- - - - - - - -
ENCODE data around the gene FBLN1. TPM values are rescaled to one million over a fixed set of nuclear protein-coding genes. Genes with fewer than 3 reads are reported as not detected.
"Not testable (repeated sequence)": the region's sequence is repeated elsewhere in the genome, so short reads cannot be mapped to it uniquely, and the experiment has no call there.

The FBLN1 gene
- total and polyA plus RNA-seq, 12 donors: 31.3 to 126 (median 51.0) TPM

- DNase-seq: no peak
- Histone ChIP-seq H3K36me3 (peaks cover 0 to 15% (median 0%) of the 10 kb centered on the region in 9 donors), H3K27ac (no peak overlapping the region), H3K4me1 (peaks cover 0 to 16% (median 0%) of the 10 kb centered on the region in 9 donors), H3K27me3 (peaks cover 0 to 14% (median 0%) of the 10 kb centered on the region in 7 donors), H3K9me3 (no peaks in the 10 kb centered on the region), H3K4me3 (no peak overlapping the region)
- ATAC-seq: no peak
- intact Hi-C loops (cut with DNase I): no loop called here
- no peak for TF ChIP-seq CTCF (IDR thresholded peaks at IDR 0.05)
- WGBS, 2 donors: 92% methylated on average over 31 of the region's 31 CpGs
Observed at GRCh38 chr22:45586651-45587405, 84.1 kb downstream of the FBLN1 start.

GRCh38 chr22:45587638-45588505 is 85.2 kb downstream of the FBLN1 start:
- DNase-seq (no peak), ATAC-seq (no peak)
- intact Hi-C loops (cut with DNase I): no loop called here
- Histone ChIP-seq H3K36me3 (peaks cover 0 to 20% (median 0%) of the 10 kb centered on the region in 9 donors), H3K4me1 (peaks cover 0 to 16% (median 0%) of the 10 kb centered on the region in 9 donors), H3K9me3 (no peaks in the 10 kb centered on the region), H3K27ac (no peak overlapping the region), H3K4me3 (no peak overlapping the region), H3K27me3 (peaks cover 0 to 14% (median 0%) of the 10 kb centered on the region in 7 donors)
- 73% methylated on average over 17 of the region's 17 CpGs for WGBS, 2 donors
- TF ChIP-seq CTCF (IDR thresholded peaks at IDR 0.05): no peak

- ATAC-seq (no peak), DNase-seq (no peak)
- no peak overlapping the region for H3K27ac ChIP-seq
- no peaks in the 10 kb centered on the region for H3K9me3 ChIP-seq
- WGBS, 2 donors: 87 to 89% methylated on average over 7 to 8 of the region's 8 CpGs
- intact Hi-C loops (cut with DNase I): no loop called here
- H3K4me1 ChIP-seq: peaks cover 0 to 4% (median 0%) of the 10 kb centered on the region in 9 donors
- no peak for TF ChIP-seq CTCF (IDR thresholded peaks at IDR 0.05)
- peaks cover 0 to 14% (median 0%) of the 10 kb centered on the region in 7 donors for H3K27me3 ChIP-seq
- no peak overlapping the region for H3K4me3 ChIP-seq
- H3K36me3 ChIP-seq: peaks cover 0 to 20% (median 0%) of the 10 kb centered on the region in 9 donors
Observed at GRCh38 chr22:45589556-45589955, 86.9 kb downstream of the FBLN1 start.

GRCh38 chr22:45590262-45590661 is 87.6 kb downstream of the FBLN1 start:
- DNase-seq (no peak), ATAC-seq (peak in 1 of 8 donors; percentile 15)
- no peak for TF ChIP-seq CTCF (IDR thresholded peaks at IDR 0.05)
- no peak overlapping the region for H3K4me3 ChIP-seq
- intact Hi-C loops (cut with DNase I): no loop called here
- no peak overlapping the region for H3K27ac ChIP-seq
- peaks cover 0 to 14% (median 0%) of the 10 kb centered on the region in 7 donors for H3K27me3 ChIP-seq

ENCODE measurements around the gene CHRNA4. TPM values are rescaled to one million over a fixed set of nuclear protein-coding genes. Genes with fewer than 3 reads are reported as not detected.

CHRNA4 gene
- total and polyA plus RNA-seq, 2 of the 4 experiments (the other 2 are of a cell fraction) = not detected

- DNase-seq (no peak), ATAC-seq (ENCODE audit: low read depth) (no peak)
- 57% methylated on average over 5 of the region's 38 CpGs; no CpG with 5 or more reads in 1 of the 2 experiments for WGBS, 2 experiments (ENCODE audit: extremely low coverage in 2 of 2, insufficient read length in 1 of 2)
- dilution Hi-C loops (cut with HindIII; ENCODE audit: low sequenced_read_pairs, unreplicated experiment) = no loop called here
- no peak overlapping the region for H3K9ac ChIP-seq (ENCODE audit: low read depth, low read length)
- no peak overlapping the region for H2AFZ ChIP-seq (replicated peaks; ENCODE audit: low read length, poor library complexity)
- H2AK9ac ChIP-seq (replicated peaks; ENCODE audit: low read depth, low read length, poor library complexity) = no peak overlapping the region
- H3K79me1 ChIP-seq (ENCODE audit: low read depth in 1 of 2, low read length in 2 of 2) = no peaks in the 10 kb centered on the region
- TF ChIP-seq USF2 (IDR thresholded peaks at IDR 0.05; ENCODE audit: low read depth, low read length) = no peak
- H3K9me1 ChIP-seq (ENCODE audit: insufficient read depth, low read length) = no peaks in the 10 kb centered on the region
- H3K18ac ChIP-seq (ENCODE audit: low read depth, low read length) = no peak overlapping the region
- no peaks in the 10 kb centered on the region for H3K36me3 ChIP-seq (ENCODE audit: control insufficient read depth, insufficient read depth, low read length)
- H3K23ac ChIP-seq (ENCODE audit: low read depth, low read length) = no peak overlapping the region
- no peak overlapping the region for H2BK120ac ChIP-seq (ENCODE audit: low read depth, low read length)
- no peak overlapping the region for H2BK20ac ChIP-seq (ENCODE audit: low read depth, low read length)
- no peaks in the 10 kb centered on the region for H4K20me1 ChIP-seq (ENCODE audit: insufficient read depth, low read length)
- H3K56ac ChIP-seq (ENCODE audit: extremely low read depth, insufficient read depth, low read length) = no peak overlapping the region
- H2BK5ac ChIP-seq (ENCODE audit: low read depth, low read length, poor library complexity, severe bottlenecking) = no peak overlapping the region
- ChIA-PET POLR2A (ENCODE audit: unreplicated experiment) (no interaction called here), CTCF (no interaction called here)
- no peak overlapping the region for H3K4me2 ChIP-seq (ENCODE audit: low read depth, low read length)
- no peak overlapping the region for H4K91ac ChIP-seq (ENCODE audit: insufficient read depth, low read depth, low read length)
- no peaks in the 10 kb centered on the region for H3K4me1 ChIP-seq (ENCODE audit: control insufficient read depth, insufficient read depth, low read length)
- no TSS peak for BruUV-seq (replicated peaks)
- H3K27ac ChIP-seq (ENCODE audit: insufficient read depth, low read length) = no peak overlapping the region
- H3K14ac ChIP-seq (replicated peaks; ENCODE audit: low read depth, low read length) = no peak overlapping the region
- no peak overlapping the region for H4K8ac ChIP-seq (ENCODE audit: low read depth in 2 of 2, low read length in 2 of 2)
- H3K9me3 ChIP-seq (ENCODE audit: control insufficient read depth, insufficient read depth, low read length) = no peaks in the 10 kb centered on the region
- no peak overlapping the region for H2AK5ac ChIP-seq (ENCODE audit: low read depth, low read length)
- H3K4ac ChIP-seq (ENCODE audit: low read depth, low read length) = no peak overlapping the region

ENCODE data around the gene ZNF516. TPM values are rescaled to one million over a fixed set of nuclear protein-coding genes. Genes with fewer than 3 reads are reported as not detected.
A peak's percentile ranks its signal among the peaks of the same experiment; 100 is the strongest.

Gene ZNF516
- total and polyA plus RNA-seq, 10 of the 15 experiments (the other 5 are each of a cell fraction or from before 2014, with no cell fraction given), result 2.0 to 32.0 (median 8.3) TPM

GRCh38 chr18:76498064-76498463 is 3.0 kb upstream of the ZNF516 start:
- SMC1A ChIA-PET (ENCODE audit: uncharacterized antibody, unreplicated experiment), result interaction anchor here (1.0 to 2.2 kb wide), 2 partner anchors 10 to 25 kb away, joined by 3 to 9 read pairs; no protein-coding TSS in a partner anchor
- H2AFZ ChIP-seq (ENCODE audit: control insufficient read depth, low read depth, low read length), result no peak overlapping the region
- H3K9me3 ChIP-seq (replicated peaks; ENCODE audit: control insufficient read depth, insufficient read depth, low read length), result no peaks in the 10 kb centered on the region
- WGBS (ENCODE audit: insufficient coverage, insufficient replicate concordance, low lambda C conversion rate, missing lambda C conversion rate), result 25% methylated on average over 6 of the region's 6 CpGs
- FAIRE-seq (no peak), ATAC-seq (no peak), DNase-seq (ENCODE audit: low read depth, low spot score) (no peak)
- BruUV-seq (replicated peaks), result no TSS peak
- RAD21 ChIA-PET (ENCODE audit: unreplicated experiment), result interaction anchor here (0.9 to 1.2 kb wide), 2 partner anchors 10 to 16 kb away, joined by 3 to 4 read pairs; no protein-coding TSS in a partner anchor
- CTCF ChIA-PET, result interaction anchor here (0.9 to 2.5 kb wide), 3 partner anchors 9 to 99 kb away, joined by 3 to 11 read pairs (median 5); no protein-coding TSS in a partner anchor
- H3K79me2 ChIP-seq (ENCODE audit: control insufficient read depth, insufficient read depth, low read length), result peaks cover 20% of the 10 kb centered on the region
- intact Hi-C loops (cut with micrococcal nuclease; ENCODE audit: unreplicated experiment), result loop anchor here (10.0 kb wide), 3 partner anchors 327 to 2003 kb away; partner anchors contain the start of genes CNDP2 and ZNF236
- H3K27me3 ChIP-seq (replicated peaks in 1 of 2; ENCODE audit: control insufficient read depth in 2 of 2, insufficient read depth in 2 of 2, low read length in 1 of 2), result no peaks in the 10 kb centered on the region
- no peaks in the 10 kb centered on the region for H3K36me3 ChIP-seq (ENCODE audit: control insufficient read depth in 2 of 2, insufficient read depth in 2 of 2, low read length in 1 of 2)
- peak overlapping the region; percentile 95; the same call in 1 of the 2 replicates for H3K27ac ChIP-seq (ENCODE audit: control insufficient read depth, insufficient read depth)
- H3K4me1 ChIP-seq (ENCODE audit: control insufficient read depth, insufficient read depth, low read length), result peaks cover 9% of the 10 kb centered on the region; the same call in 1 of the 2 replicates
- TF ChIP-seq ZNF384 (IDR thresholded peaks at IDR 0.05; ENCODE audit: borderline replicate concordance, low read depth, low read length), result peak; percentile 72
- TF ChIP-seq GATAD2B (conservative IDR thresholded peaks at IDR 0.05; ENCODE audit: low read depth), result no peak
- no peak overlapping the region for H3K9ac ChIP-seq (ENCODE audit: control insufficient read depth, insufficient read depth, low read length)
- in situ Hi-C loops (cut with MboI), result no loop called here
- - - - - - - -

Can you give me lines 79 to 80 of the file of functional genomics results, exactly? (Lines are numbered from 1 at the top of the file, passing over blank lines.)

- CTCF ChIA-PET, result interaction anchor here (0.9 to 2.5 kb wide), 3 partner anchors 9 to 99 kb away, joined by 3 to 11 read pairs (median 5); no protein-coding TSS in a partner anchor
- H3K79me2 ChIP-seq (ENCODE audit: control insufficient read depth, insufficient read depth, low read length), result peaks cover 20% of the 10 kb centered on the region